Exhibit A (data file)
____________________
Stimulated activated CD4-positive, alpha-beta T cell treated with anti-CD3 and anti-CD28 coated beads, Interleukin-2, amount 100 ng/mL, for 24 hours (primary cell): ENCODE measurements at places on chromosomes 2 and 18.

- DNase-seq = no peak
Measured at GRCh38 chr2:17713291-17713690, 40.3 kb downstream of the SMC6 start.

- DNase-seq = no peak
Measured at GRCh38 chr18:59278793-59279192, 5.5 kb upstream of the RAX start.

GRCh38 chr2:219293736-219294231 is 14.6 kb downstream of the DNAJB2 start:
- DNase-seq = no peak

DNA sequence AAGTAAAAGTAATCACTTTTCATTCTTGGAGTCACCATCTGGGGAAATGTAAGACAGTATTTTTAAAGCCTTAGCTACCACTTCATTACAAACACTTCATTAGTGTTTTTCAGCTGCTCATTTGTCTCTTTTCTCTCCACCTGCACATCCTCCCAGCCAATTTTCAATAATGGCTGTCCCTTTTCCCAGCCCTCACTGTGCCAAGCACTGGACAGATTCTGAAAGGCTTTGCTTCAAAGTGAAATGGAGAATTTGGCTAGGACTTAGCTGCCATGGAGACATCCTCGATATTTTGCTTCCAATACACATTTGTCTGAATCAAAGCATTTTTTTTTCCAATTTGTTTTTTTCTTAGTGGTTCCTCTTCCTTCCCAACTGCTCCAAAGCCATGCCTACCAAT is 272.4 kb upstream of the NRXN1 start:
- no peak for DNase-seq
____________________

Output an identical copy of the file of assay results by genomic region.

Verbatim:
Stimulated activated CD4-positive, alpha-beta T cell treated with anti-CD3 and anti-CD28 coated beads, Interleukin-2, amount 100 ng/mL, for 24 hours (primary cell): ENCODE measurements at places on chromosomes 2 and 18.

- DNase-seq = no peak
Measured at GRCh38 chr2:17713291-17713690, 40.3 kb downstream of the SMC6 start.

- DNase-seq = no peak
Measured at GRCh38 chr18:59278793-59279192, 5.5 kb upstream of the RAX start.

GRCh38 chr2:219293736-219294231 is 14.6 kb downstream of the DNAJB2 start:
- DNase-seq = no peak

DNA sequence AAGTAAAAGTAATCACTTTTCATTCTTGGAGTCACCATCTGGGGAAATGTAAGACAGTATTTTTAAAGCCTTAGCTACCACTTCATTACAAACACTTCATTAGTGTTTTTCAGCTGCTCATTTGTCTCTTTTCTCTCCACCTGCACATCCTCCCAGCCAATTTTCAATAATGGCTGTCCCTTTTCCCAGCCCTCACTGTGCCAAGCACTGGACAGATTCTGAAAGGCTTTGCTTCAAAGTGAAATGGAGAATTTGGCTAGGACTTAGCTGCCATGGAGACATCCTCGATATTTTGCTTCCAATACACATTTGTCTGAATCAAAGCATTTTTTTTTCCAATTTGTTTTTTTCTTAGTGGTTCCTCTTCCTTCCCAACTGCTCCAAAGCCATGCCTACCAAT is 272.4 kb upstream of the NRXN1 start:
- no peak for DNase-seq